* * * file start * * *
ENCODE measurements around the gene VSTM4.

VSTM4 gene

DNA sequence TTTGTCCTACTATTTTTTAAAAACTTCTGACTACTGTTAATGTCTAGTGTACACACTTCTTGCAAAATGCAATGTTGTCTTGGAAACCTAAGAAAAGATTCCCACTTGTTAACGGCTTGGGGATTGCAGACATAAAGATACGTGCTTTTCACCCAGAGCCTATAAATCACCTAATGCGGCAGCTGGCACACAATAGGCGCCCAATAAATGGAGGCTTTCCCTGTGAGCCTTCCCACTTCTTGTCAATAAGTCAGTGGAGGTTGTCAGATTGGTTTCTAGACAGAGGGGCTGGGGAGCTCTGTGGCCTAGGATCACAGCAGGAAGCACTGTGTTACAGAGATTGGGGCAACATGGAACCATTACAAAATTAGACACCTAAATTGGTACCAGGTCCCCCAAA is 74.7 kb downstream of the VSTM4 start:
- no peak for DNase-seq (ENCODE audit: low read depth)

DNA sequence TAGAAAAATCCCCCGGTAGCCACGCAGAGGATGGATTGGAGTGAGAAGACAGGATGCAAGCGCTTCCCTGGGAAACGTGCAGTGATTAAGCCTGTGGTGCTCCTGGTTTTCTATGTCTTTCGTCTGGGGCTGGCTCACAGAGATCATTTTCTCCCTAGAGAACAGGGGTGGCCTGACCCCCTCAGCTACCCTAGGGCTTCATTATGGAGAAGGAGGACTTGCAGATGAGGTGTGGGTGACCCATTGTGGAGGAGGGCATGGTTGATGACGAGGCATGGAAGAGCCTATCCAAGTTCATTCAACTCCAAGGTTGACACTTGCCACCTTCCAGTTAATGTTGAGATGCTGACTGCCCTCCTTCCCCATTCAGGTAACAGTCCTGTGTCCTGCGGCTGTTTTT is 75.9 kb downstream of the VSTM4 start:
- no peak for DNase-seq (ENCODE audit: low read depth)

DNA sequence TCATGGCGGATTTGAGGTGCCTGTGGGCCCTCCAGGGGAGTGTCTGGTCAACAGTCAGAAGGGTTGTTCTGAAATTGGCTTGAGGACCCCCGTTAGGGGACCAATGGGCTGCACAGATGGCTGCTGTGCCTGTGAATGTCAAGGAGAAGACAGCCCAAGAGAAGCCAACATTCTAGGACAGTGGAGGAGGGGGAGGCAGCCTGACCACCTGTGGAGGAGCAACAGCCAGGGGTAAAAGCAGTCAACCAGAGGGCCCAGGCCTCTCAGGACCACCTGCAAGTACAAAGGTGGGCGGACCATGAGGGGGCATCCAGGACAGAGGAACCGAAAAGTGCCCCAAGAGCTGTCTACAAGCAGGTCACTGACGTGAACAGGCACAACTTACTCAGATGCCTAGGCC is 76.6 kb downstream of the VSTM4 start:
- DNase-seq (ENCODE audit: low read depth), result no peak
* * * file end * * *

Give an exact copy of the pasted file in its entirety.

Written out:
ENCODE measurements around the gene VSTM4.

VSTM4 gene

DNA sequence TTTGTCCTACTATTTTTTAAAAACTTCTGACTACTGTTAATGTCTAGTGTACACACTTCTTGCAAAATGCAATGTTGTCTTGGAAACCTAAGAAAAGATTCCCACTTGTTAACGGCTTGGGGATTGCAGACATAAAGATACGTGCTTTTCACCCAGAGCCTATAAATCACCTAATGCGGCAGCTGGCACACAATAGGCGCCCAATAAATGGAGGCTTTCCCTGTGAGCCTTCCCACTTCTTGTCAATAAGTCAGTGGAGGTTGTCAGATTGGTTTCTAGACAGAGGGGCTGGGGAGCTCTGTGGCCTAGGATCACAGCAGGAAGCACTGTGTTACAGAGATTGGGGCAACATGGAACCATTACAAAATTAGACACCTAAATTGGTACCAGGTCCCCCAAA is 74.7 kb downstream of the VSTM4 start:
- no peak for DNase-seq (ENCODE audit: low read depth)

DNA sequence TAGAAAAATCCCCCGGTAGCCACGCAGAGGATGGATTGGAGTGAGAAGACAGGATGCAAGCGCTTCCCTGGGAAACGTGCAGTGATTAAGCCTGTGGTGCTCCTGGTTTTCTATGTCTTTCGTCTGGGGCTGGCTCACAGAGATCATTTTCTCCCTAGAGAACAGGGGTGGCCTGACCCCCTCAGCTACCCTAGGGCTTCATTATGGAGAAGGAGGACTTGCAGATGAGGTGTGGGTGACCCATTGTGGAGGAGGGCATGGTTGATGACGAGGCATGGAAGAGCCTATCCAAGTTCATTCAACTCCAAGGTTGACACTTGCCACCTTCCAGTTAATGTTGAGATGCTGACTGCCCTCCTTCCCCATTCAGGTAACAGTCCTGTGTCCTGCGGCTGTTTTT is 75.9 kb downstream of the VSTM4 start:
- no peak for DNase-seq (ENCODE audit: low read depth)

DNA sequence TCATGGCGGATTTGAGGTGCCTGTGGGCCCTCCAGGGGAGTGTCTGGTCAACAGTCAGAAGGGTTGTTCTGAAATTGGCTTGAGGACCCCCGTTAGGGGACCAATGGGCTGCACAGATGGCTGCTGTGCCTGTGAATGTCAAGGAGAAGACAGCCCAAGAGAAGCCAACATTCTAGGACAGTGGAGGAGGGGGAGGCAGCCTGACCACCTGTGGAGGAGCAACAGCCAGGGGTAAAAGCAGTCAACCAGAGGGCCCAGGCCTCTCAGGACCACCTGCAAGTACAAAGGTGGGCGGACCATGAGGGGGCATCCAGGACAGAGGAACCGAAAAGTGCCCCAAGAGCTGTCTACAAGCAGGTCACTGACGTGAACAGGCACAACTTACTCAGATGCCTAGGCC is 76.6 kb downstream of the VSTM4 start:
- DNase-seq (ENCODE audit: low read depth), result no peak